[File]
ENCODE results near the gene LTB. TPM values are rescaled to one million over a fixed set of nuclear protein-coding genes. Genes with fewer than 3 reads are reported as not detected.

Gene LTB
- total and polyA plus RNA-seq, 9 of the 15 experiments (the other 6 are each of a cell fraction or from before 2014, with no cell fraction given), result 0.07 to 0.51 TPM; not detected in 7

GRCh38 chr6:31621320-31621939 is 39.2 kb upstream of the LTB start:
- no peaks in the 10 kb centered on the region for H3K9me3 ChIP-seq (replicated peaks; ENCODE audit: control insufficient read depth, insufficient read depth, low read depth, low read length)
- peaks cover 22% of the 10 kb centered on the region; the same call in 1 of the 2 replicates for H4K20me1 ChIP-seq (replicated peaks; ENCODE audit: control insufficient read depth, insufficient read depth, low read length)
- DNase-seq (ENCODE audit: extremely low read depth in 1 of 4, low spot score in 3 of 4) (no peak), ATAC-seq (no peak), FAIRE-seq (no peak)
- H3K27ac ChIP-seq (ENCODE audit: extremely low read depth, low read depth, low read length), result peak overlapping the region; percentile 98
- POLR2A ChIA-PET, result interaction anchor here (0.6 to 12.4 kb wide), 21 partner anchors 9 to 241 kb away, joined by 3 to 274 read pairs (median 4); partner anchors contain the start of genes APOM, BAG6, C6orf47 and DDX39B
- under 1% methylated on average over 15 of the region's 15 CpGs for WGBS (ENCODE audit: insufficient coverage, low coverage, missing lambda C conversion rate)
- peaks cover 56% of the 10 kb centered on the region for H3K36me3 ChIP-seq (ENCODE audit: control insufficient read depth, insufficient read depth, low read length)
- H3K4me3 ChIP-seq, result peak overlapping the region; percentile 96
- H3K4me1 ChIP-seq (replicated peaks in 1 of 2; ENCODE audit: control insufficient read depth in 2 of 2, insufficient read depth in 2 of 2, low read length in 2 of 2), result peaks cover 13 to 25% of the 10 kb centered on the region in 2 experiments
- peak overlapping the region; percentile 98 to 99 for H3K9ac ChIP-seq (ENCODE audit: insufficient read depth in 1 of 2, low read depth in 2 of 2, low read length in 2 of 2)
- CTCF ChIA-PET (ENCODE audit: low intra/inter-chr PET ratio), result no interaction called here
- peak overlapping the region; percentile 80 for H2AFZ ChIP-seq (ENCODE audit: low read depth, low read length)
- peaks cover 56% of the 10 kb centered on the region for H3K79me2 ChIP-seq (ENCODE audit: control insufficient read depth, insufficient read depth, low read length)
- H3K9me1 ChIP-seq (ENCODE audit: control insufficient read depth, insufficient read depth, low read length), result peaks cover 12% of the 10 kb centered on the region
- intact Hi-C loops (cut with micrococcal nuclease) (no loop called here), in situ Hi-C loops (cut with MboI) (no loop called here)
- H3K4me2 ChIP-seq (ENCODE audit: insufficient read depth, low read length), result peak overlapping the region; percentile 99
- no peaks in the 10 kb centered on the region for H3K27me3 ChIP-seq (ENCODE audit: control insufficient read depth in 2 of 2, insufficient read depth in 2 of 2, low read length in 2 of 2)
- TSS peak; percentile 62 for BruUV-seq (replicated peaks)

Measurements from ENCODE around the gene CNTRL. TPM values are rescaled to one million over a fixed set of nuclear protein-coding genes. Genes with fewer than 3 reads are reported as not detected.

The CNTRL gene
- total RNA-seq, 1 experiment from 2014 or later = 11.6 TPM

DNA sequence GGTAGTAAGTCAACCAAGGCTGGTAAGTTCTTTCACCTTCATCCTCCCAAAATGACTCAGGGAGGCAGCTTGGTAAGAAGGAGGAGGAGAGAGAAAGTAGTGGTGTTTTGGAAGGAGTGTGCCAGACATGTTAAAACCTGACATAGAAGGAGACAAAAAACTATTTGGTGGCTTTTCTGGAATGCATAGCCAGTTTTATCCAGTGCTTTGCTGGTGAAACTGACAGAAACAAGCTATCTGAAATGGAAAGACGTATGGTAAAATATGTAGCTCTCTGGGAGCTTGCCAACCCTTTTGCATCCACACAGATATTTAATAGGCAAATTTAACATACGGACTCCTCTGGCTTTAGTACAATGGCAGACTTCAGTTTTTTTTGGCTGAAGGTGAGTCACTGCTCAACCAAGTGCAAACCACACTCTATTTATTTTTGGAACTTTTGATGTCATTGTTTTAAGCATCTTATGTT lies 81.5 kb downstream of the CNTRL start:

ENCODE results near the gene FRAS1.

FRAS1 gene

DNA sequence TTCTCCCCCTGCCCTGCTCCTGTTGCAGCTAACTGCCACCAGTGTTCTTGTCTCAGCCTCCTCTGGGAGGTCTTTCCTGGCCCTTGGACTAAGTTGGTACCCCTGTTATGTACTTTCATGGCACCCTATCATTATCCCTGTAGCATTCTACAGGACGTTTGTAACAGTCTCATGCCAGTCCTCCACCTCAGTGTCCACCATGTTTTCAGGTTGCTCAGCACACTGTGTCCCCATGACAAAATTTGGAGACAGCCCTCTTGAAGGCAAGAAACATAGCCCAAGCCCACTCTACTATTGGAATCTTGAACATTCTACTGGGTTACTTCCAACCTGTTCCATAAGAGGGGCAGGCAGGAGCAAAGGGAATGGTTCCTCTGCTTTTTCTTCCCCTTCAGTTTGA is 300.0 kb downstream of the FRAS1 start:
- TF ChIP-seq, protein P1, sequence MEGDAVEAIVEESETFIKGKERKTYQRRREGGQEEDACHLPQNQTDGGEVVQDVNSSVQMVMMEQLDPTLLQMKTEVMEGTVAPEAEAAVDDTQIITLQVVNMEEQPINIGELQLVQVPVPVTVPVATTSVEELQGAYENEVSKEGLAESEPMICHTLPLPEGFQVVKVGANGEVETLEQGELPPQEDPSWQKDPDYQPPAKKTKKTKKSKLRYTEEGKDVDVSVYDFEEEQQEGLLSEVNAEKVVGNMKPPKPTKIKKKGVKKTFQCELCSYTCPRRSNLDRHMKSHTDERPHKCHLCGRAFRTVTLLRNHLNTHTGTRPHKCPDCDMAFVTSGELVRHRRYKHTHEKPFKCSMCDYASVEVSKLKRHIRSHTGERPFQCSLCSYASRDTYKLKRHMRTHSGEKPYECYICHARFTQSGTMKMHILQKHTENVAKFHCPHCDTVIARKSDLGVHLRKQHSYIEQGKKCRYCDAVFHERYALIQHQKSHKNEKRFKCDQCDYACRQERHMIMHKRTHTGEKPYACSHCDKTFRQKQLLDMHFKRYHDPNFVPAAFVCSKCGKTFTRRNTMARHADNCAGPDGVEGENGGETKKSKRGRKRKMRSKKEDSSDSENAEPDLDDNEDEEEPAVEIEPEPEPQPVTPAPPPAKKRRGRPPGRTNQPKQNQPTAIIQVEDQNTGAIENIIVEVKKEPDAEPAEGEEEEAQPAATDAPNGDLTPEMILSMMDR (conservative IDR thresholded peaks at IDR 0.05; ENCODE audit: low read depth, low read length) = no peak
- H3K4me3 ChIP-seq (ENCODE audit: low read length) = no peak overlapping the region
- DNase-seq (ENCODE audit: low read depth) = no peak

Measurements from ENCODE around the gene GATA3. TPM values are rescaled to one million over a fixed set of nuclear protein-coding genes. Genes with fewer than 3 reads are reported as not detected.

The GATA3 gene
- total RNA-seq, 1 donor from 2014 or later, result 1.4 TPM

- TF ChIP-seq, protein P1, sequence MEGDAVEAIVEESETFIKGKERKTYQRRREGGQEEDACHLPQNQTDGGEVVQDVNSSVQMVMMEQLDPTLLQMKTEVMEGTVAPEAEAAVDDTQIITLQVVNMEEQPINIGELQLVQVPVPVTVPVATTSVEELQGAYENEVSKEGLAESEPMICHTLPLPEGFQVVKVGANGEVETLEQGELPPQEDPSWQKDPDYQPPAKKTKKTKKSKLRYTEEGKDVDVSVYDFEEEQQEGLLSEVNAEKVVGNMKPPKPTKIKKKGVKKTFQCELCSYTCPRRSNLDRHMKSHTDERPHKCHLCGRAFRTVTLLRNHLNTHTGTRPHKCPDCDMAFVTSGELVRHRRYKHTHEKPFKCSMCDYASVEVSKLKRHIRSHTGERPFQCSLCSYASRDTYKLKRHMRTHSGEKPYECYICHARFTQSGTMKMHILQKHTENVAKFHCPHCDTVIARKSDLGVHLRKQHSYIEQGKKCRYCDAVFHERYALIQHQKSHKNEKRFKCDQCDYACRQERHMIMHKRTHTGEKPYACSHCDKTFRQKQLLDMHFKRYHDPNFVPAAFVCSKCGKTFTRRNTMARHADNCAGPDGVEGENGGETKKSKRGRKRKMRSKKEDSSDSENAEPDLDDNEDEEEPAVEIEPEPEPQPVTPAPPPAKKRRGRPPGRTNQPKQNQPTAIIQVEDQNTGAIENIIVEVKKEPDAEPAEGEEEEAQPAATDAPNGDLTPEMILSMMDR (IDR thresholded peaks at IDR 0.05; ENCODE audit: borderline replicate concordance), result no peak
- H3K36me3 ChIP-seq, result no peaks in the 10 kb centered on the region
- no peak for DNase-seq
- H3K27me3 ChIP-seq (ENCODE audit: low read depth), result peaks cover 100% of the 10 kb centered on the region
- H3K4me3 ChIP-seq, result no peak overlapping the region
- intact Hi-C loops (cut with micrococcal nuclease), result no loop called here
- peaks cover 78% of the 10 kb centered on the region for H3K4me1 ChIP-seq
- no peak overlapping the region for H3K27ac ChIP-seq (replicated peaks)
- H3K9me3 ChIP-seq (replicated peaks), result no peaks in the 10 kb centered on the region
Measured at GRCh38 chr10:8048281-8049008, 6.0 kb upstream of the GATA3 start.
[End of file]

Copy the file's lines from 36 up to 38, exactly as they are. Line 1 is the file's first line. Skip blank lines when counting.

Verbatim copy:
- TF ChIP-seq, protein P1, sequence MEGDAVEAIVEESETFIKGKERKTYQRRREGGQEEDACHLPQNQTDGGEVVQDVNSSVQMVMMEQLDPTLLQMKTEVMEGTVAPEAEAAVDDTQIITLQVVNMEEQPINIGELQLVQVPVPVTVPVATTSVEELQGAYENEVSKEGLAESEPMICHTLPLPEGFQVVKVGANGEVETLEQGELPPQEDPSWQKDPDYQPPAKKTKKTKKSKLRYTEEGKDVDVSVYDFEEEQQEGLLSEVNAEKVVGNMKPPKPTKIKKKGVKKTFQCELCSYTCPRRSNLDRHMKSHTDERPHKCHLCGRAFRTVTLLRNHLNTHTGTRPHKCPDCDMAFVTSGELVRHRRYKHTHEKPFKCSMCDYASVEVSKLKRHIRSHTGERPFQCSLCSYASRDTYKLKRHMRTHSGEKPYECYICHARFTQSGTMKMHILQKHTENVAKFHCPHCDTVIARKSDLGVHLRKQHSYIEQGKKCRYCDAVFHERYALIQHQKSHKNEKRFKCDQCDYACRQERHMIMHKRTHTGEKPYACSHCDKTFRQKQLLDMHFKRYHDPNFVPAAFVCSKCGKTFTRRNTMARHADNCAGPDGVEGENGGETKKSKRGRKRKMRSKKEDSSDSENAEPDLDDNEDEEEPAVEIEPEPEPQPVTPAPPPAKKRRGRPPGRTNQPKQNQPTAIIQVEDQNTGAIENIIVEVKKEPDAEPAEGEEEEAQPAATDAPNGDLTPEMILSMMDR (IDR thresholded peaks at IDR 0.05; ENCODE audit: borderline replicate concordance), result no peak
- H3K36me3 ChIP-seq, result no peaks in the 10 kb centered on the region
- no peak for DNase-seq